Why sustainability is not only good for the planet, but makes good business sense
- Dow, a 125-year-old company and a leader in materials science, is working to achieve net-zero emissions, end plastic waste and transition into a circular economy
- Jon Penrice, the company’s Asia-Pacific president, says sustainability goals can be reached through actions that also create economic value
For years, the issue of sustainability has been on a steady climb towards the top of the global business agenda, but discussions are now accelerating as extreme climate events continue to unfold. Raging wildfires are hitting the western US again this year, while in Australia, torrential downpours are causing such severe flooding that they have been nicknamed “rain bombs”.
It is undisputed that Asia has the potential to play a big role in environmental sustainability. An estimated 80 per cent of the plastic waste in the world’s oceans comes from rivers across the continent. Furthermore, the region accounts for more than half of global carbon emissions. Even though many Asian countries have announced ambitious net-zero carbon targets, there is still much to do.
Global materials science expert Dow is keen to play a leading role in tackling these pressing environmental issues. Cynics might think that when it comes to a company built around selling man-made materials, addressing sustainability is an attempt at greenwashing – but the 125-year-old industrial giant has laid out clear goals and plans.
The environmental solutions currently being implemented by Dow make use of the keys to the company’s long-time success: science and technology. Today, 80 per cent of Dow’s research and development projects are dedicated to supporting climate protection, transitioning into a circular economy that repurposes used products, and developing safer materials.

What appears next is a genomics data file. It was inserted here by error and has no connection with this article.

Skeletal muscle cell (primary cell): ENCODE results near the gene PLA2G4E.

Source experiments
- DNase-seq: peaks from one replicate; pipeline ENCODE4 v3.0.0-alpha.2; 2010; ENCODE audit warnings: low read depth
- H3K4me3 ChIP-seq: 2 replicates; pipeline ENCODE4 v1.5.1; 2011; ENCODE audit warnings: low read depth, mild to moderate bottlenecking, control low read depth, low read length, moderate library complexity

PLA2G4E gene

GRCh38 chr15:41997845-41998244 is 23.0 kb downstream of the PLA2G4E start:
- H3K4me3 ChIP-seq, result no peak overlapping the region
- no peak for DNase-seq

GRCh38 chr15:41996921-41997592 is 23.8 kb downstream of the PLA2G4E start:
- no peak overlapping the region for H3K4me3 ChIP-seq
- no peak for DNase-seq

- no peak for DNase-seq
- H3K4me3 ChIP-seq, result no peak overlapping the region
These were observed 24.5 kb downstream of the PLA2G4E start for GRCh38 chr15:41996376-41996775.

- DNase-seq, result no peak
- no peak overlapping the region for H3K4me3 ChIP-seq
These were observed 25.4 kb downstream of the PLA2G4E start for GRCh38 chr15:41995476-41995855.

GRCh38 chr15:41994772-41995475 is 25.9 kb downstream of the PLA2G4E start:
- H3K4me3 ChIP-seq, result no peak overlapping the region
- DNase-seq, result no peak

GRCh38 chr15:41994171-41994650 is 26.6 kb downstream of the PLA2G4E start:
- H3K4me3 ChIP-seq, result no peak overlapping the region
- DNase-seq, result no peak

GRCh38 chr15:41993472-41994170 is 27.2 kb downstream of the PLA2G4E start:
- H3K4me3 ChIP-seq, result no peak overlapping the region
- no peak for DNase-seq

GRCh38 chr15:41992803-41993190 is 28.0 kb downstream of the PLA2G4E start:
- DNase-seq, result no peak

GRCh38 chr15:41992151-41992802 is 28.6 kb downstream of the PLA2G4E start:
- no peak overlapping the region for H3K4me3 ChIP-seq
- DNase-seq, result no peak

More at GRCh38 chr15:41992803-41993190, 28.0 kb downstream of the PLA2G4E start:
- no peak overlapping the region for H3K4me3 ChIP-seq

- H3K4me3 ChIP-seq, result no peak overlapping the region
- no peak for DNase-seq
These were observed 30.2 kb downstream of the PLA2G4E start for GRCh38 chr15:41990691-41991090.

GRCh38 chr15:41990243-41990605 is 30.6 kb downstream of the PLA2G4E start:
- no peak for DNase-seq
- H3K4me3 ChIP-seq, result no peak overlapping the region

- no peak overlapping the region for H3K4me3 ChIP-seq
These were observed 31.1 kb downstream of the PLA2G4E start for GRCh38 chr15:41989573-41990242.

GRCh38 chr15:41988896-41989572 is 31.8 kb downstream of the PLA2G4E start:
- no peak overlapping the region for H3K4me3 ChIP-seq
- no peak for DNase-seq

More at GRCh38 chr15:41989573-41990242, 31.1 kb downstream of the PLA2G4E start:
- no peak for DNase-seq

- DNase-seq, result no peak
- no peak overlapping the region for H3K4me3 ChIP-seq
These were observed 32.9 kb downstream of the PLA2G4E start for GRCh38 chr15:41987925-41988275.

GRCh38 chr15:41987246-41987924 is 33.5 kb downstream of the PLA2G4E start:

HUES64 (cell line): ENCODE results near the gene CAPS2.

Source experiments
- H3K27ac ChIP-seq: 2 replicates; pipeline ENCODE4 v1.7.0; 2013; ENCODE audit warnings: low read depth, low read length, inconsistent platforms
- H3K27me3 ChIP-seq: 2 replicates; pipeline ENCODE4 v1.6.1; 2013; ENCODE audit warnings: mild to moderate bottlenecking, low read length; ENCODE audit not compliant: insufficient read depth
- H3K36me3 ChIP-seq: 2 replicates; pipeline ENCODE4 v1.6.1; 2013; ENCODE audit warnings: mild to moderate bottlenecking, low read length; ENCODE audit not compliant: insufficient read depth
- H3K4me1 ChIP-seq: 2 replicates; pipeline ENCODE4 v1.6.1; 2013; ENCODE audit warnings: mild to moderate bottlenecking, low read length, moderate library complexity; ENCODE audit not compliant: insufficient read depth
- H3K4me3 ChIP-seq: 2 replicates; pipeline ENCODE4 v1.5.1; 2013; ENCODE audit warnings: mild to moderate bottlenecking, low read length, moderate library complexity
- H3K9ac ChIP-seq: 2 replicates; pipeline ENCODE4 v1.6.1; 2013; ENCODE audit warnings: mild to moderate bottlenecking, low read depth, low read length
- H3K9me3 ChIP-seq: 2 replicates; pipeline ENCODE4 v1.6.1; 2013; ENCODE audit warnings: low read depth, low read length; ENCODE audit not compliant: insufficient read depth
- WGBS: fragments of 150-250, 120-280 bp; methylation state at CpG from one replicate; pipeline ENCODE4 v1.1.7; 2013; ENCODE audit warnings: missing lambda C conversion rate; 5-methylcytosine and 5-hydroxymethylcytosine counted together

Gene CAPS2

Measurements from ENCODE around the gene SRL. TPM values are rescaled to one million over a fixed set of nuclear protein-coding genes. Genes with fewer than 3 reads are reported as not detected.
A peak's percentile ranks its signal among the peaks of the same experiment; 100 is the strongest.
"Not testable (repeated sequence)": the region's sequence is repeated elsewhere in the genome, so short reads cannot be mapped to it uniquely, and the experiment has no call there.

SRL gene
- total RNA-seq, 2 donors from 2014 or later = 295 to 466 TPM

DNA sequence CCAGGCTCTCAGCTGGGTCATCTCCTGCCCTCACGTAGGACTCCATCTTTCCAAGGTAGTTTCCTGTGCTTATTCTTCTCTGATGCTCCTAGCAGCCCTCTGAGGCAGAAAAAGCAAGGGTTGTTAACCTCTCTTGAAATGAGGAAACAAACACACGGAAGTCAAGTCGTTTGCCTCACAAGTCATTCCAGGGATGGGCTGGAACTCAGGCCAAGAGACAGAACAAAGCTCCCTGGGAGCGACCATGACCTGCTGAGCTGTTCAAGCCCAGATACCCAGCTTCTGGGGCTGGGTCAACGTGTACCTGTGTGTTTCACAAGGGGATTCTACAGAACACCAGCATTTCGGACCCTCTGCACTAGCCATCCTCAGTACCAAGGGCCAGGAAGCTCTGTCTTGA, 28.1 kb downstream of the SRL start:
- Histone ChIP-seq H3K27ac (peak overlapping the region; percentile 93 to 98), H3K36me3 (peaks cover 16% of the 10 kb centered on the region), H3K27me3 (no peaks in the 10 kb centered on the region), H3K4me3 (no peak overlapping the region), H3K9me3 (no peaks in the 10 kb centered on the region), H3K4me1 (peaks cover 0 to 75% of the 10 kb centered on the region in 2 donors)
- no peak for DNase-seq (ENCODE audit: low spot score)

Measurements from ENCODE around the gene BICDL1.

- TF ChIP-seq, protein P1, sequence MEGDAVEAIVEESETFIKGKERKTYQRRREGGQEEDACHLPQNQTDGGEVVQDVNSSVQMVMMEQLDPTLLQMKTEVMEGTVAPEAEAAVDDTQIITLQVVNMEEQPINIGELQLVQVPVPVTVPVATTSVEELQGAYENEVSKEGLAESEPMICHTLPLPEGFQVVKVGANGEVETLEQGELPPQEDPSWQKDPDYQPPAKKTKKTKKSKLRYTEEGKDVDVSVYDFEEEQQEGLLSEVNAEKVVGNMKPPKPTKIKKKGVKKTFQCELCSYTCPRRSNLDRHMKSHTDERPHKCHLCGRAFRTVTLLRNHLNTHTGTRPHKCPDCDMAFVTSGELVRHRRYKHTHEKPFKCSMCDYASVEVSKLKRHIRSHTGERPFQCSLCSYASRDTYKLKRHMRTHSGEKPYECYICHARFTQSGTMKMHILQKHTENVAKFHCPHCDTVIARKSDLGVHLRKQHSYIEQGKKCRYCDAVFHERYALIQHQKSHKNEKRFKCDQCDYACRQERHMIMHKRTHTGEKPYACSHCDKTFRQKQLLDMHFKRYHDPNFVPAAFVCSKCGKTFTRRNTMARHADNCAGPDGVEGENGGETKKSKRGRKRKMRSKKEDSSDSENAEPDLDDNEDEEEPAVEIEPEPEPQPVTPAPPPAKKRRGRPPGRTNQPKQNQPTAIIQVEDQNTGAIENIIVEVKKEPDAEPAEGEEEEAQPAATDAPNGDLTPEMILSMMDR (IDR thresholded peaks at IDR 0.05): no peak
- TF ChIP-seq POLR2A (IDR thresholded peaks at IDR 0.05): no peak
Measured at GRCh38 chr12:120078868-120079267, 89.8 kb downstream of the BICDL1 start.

Dow has set targets to achieve carbon neutrality by 2050, in line with the 2015 Paris Agreement on climate change. That commitment was reinforced last year, when the company announced its plan to build the world’s first net-zero carbon emissions integrated ethylene cracker and derivatives facility in the Canadian province of Alberta, which is expected to see significant decarbonisation results by 2030.
Another of the company’s sustainability commitments calls for enabling 100 per cent of Dow products sold into packaging applications to be reusable or recyclable by 2035. Dow is already close to achieving that goal, having reached 81 per cent by 2020.
Asia will be a key priority in global sustainability efforts. Tackling the issue of waste – plastic and other forms – will require governments, private companies and local communities to work together in order to develop sound waste management systems, change mindsets about recycling, and educate the public. Illustrating this effort, Dow is working with partners in Singapore to recycle used shoes into material for building sports facilities such as jogging tracks, playgrounds and fitness corners, thereby diverting the shoes away from landfills that are fast reaching capacity.
As Dow’s Asia-Pacific president, Jon Penrice is well positioned to explain not only the environmental challenges at hand, but also how his company’s sustainability strategy is providing solutions to these issues.
“We believe there’s US$100 billion worth of plastic that we throw away. If we can collect it and reuse it, we can create economic value,” Penrice says. “So, the circular economy is a real win-win for society. It creates economic value, and it creates sustainability value.”
Click the video to learn more about Dow’s vision for a circular economy, and other insights into a greener future.